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Ducking the Arguments: Spreading Lies
The tactic of the Yes side
has been to avoid detailed discussion on the Lisbon Treaty and to focus
instead of banal slogans such as staying
"at the heart of Europe".
Here we look at some of the scare
stories that the Yes side are spinning.
1. The referendum is about
whether we shall be at the heart of Europe.
FACT: Europe has no heart. The
centre of Europe is Brussels where there is a massive bureaucracy who
are surrounded by 15,000 lobbyists. These lobbyists work mainly for
corporate interests and try to use EU structure to impose "directives"
which directly benefit them. Pat Cox the leader of the Yes campaign
is one of these corporate lobbyists.
Formal decision making is made
by the EU Council of Ministers but after Lisbon Ireland"s voting influence
on this council will decrease. From 2014, a qualified majority of the
votes of the EU Council is defined as 55 percent of the votes, as long
as they represent 65% of the population. As a small country, this
severely disadvantages Ireland.
2. Voting Yes is the first
step to economic recovery - and voting No will frighten away foreign
FACT: Ireland is entering deeper
into a recession than most other EU countries because the political
establishment has adopted a policy of wage cuts and reduced public spending.
This only means that the domestic market shrinks further and people
have less money to buy goods. The Yes campaign is funded by groups such
as IBEC, which has been extremely influential in promoting this policy.
There is no link between voting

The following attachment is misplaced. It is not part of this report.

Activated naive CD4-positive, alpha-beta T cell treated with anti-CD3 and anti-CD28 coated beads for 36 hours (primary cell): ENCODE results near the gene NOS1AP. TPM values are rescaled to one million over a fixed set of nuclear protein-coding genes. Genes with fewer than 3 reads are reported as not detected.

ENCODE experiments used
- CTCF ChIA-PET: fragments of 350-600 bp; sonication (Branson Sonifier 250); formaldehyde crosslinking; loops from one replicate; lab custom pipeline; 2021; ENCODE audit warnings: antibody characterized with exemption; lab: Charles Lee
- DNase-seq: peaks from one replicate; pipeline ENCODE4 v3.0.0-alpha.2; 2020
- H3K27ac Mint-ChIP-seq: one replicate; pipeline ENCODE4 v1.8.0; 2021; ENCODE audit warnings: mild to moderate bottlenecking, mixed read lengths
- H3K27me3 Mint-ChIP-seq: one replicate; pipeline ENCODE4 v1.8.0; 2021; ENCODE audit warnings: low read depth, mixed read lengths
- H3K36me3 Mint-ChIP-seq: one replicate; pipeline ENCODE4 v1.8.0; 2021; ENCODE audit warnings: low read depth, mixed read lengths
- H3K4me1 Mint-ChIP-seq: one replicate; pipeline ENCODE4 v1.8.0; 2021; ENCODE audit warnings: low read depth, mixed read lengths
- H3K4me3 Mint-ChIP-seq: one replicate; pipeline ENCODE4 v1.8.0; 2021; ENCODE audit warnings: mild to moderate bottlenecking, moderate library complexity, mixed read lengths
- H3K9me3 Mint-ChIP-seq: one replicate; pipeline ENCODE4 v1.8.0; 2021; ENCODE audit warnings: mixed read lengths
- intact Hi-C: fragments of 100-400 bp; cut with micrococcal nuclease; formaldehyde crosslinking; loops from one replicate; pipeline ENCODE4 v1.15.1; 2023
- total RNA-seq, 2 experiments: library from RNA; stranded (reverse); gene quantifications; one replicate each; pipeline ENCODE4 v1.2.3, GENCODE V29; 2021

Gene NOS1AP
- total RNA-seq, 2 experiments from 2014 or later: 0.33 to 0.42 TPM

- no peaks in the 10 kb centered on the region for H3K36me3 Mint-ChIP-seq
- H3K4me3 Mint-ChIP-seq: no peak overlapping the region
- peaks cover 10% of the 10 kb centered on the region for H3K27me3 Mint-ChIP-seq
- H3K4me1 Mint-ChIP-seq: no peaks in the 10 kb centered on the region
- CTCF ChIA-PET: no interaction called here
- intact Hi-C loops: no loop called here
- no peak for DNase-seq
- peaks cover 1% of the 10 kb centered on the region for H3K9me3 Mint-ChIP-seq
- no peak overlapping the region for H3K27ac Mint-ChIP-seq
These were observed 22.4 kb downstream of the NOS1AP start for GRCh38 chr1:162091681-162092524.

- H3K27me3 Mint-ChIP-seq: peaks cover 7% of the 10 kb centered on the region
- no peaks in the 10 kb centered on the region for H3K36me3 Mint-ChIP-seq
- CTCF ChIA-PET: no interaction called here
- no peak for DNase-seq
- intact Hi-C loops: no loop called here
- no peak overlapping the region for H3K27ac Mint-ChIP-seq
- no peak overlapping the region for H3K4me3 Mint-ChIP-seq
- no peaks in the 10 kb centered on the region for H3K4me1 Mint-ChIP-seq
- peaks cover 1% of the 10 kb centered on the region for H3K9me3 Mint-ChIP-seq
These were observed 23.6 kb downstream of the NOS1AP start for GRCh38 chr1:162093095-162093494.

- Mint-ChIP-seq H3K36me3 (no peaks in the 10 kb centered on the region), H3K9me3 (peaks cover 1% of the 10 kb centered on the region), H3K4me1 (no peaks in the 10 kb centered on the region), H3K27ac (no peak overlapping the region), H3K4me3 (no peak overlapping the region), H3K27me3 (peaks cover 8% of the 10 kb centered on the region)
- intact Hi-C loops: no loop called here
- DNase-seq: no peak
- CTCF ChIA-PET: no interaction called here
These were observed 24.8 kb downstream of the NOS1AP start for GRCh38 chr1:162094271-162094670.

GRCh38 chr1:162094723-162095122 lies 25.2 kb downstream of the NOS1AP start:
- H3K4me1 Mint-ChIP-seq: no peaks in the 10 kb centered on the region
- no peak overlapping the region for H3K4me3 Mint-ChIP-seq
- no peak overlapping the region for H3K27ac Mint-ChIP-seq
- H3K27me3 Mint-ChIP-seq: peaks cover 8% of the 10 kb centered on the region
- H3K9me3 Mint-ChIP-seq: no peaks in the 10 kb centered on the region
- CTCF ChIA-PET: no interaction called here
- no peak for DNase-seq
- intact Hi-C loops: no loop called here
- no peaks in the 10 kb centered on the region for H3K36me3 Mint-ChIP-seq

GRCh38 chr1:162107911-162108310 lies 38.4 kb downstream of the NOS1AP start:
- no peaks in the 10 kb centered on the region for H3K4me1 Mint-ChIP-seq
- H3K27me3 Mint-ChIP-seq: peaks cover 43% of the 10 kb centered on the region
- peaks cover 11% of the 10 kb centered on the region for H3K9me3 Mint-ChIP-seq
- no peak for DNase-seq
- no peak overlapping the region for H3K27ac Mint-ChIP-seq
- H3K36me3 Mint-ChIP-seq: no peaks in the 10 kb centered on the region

NO and foreign investment decisions. After the people of France voted
NO to the EU constitution in 2005 the inflow of foreign
direct investment to France shot up from $32.6bn (€20.8bn) in 2004
to $81 (€51.6bn) in 2005 when the French voted no and also to $81bn
(€51.6bn) in 2006. Opponents of the treaty do not claim that the no
vote was good for investment, merely that it had absolutely no detrimental
3. Voting NO will isolate us
in Europe and cause damage to our reputation.
FACT: EU Commissioner Charle McCreevey
has acknowledged that 85% of countries in Europe would vote no if they
were given a chance. Most of the people of Europe would welcome a NO
vote - but the elite would be extremely annoyed.
Yet if the EU is a democracy,
then people should be allowed to annoy their elites!
4. The Lisbon Treaty is only
about streamlining decisions in Europe after the accession of new states.
FACT: There was no breakdown in
EU decision making as a result of the last Irish vote which prevented
the implementation of the Lisbon Treaty. The EU Commission has publicly
said that the accession of 10 new members in 2004 and of Bulgaria and
Romania in 2007 has not slowed down decision making.
"The EU institutions continue to function; new members of the European
Parliament play an active role in its political groups; the Barroso
Commission works effectively with 27 Commissioners; and the Council
takes decisions as well as before.
5. The Charter of Fundamental
Rights protects workers rights.
Fact: There is not a single additional
right which the charter confers on the Irish people.
Moreover Article 6 of the Lisbon treaty states that "the provisions
of the Charter do not extend in any way the competencies of the Union
as defined by the Treaties".
As if to make doubly sure, the
same article states that the "rights, freedoms and principles in
the Charter will be interpreted in accordance with the general provision
of Title V11 of the Charter".
"But this title says explicitly that: 'The Charter does not extend
the field of application of Union law beyond the powers of the Union
or establish any new power or task for the Union, or modify the powers
and tasks defined in the Treaties